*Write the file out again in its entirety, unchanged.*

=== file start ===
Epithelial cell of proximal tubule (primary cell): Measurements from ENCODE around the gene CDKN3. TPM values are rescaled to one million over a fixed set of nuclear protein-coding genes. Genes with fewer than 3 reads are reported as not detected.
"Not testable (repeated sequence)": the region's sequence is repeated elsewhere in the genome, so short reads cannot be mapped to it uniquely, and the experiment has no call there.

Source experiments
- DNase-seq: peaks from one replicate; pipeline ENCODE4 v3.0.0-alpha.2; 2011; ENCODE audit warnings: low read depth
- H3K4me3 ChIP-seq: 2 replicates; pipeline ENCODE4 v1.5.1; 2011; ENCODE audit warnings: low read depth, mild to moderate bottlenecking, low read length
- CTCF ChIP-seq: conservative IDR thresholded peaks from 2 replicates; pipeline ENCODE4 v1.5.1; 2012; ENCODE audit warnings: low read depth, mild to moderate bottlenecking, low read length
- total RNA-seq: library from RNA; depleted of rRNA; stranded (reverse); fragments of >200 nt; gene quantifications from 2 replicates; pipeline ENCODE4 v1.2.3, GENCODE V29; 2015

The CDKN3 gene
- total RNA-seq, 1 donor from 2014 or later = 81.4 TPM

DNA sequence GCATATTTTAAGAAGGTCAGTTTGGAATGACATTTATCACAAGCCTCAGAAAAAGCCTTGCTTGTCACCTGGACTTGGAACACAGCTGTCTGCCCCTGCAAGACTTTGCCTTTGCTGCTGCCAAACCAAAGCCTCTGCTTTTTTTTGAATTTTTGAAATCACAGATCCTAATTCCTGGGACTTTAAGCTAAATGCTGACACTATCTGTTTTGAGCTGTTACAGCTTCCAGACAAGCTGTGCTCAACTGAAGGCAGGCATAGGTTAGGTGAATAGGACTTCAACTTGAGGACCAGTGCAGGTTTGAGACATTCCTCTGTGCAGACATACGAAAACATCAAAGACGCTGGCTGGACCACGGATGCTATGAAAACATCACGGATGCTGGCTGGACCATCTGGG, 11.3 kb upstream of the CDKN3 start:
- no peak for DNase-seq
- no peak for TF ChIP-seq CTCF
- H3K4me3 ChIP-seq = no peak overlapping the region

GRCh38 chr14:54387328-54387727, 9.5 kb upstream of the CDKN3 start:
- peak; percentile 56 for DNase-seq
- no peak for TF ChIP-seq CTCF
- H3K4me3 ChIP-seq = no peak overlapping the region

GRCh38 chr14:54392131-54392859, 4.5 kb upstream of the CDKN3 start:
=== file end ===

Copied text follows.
Epithelial cell of proximal tubule (primary cell): Measurements from ENCODE around the gene CDKN3. TPM values are rescaled to one million over a fixed set of nuclear protein-coding genes. Genes with fewer than 3 reads are reported as not detected.
"Not testable (repeated sequence)": the region's sequence is repeated elsewhere in the genome, so short reads cannot be mapped to it uniquely, and the experiment has no call there.

Source experiments
- DNase-seq: peaks from one replicate; pipeline ENCODE4 v3.0.0-alpha.2; 2011; ENCODE audit warnings: low read depth
- H3K4me3 ChIP-seq: 2 replicates; pipeline ENCODE4 v1.5.1; 2011; ENCODE audit warnings: low read depth, mild to moderate bottlenecking, low read length
- CTCF ChIP-seq: conservative IDR thresholded peaks from 2 replicates; pipeline ENCODE4 v1.5.1; 2012; ENCODE audit warnings: low read depth, mild to moderate bottlenecking, low read length
- total RNA-seq: library from RNA; depleted of rRNA; stranded (reverse); fragments of >200 nt; gene quantifications from 2 replicates; pipeline ENCODE4 v1.2.3, GENCODE V29; 2015

The CDKN3 gene
- total RNA-seq, 1 donor from 2014 or later = 81.4 TPM

DNA sequence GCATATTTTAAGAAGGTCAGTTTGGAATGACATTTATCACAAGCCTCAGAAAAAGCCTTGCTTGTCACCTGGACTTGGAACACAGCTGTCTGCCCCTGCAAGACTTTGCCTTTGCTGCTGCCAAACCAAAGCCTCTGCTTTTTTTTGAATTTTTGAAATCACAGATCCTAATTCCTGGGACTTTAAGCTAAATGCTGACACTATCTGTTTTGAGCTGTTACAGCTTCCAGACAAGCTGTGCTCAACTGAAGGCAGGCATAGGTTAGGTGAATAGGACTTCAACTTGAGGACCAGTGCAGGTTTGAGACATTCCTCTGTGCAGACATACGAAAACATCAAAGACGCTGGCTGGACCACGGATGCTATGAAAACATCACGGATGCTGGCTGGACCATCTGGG, 11.3 kb upstream of the CDKN3 start:
- no peak for DNase-seq
- no peak for TF ChIP-seq CTCF
- H3K4me3 ChIP-seq = no peak overlapping the region

GRCh38 chr14:54387328-54387727, 9.5 kb upstream of the CDKN3 start:
- peak; percentile 56 for DNase-seq
- no peak for TF ChIP-seq CTCF
- H3K4me3 ChIP-seq = no peak overlapping the region

GRCh38 chr14:54392131-54392859, 4.5 kb upstream of the CDKN3 start: